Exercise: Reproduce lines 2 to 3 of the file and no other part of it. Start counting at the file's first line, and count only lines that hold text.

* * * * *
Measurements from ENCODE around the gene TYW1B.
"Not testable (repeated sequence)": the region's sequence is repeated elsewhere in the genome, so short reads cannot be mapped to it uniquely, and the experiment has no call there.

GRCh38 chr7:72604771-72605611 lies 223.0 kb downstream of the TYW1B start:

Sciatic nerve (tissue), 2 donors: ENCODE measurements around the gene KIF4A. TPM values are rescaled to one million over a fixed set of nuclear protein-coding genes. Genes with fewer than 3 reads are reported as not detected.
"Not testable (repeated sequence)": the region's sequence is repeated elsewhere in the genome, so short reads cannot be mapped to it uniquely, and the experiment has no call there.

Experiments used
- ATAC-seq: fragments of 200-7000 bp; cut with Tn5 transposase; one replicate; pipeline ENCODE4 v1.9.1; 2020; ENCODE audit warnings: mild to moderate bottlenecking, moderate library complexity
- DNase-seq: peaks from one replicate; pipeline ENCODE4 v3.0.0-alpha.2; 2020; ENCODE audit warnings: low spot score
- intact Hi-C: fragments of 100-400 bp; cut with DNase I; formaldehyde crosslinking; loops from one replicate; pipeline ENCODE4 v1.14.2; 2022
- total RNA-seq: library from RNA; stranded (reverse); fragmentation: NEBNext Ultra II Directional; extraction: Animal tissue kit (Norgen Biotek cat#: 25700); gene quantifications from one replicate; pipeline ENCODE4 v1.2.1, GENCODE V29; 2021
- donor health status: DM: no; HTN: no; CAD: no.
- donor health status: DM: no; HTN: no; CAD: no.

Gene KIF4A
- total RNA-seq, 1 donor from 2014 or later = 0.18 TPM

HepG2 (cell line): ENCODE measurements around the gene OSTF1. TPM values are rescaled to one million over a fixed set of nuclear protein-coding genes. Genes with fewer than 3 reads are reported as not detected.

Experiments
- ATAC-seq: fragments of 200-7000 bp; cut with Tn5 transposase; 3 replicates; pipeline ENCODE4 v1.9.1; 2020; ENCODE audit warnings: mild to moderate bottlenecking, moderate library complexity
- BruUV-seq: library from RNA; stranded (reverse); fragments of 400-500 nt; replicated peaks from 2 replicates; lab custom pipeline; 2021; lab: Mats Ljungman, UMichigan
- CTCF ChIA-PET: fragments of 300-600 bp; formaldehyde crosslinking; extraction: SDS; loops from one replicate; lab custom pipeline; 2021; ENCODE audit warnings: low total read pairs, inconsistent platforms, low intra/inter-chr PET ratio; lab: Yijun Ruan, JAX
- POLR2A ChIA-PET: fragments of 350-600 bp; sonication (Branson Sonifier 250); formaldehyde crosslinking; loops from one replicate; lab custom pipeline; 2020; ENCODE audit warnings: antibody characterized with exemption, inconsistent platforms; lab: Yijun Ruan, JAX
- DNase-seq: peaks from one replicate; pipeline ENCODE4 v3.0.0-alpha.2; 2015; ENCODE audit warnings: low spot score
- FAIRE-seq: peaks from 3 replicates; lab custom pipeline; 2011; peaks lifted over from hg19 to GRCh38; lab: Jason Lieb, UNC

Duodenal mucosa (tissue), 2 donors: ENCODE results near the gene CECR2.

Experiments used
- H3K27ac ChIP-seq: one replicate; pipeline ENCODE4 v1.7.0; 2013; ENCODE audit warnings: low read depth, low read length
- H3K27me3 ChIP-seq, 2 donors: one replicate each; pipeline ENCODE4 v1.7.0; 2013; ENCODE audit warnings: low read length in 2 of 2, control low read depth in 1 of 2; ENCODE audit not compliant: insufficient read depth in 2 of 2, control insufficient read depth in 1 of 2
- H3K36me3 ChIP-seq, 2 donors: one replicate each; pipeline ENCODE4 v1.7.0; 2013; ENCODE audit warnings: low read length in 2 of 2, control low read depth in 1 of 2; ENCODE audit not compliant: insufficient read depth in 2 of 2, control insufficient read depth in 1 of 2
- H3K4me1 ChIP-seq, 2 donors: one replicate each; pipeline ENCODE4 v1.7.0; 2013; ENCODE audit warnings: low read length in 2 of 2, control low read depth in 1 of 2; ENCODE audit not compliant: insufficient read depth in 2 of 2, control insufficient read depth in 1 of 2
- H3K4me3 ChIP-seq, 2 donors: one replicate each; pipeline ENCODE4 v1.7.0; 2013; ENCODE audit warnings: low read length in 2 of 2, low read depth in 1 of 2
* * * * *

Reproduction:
"Not testable (repeated sequence)": the region's sequence is repeated elsewhere in the genome, so short reads cannot be mapped to it uniquely, and the experiment has no call there.

GRCh38 chr7:72604771-72605611 lies 223.0 kb downstream of the TYW1B start: